Uprooted: Heartache and Hope in New Hampshire
Uprooted: Heartache and Hope in New Hampshire begins with a 30-minute documentary based on interviews collected during the New Hampshire Humanities Fences & Neighbors initiative on immigration which tell the story of five refugees who escaped from war-torn countries to resettle in New Hampshire. The film explores what it means to be a refugee and how it feels to make a new life in a strange place, often without English language skills, family, a job, or community contacts. A post-film discussion led by Dr. John Krueckeberg focuses on questions of belonging and citizenship. What does it mean to be an American? Once a refugee, are you destined always to be a refugee? What are our responsibilities toward one another?
Plymouth State University Professor of History John Krueckeberg teaches classes that cover U.S. history from the Civil War through the post-World War II decades. His current research focuses on the life and times of Raymond Swing who spearheaded the founding of the Emergency Rescue Committee, an organization that saved thousands from Nazi-occupied Europe through proving funds, forging documents, presenting U.S. entry visa applications, and smuggling escapees. Some of the more notable individuals who were rescued include: Heinrich Mann, Max Ernst, Hannah Arendt, Marc Chagall, Marcel Duchamp, Jacques Lipchitz, Henri Matisse, and Lion Feuchtwanger. Krueckeberg uses this to give context to current immigration and refugee issues related to the documentary "Uprooted."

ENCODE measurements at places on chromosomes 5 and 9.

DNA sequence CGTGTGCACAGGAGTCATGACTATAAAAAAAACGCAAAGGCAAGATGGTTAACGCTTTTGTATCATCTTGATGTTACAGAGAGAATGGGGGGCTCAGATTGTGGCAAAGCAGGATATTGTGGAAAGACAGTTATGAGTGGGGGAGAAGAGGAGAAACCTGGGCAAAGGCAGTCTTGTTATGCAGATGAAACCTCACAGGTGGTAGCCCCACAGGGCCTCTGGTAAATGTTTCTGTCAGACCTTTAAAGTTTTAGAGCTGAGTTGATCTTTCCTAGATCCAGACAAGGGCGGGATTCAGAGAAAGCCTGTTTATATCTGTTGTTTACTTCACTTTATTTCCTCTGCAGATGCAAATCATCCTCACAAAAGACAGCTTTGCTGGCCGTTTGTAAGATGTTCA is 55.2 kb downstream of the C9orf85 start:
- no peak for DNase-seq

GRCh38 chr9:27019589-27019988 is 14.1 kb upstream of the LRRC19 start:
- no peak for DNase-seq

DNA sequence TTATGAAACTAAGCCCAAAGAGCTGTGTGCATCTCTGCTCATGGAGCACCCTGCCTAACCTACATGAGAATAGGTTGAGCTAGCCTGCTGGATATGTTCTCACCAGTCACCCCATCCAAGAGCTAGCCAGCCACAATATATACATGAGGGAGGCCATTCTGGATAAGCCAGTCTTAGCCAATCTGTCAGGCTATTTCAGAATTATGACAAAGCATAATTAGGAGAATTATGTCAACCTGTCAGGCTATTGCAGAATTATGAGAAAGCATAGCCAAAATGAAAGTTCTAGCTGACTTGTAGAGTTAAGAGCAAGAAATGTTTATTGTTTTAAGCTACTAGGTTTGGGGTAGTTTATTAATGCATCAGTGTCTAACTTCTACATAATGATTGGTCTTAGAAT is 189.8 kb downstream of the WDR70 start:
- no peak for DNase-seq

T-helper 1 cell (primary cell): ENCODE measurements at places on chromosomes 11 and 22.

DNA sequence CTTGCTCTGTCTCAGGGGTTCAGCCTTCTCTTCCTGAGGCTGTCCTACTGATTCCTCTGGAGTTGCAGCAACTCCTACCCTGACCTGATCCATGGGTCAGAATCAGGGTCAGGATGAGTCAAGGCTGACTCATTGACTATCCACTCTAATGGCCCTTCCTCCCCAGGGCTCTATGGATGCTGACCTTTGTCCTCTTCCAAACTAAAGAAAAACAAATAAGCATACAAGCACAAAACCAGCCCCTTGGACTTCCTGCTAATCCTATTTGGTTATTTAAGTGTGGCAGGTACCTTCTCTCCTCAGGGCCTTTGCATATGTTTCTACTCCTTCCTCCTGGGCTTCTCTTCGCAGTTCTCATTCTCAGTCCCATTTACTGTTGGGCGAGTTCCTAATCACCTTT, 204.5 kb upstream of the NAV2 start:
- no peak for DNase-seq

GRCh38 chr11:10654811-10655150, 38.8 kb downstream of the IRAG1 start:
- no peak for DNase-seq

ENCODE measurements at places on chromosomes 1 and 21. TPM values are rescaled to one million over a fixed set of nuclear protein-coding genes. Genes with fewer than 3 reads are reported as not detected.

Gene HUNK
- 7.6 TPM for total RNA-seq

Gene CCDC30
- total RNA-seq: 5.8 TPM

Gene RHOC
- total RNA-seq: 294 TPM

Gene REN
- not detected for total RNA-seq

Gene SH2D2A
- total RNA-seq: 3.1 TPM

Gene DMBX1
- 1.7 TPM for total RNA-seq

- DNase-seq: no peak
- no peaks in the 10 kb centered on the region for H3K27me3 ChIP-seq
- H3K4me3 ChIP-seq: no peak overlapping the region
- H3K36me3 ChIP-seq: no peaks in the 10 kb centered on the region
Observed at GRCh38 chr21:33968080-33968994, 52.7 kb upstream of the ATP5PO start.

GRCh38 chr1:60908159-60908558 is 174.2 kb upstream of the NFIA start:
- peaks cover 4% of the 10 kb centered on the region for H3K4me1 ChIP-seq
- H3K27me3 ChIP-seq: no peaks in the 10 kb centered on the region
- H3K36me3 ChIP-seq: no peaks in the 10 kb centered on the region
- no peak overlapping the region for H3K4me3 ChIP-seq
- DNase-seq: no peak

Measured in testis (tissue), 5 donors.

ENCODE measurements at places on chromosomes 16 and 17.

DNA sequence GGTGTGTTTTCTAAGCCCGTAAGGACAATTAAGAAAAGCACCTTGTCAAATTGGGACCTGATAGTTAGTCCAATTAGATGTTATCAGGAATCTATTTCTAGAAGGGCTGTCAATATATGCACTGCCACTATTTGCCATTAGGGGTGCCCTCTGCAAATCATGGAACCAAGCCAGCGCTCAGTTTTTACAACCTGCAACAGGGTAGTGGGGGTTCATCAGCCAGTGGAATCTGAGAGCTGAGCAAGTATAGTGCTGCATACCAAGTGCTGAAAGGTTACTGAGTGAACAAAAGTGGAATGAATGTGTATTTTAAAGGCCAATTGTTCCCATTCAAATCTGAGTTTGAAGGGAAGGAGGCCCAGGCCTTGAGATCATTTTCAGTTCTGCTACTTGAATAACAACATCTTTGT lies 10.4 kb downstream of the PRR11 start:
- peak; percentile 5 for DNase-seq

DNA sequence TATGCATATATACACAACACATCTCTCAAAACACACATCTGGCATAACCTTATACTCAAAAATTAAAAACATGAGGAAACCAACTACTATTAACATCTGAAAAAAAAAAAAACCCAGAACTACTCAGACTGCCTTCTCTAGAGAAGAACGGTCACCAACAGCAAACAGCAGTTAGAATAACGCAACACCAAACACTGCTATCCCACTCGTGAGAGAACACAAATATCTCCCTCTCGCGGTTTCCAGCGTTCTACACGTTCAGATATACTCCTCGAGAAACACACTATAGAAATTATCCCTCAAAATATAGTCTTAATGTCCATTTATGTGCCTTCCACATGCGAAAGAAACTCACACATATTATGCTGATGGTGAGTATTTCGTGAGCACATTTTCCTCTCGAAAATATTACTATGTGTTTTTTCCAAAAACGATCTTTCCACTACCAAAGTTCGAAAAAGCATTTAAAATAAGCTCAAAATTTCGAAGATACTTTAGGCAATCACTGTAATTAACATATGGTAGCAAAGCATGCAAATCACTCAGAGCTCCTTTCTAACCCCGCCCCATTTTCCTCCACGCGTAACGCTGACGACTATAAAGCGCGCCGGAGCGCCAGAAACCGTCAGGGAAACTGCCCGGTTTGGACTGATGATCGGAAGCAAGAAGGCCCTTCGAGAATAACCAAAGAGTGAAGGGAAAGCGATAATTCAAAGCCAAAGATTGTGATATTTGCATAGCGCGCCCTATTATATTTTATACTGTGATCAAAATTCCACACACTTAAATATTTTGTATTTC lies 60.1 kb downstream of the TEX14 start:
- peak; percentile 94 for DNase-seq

This program is supported by New Hampshire Humanities, and is free and open to the public. It will be held in the lower level meeting room of the Jaffrey Library which can be accessed from the handicapped entrance on Goodnow Street as well as by stairs from the main floor.
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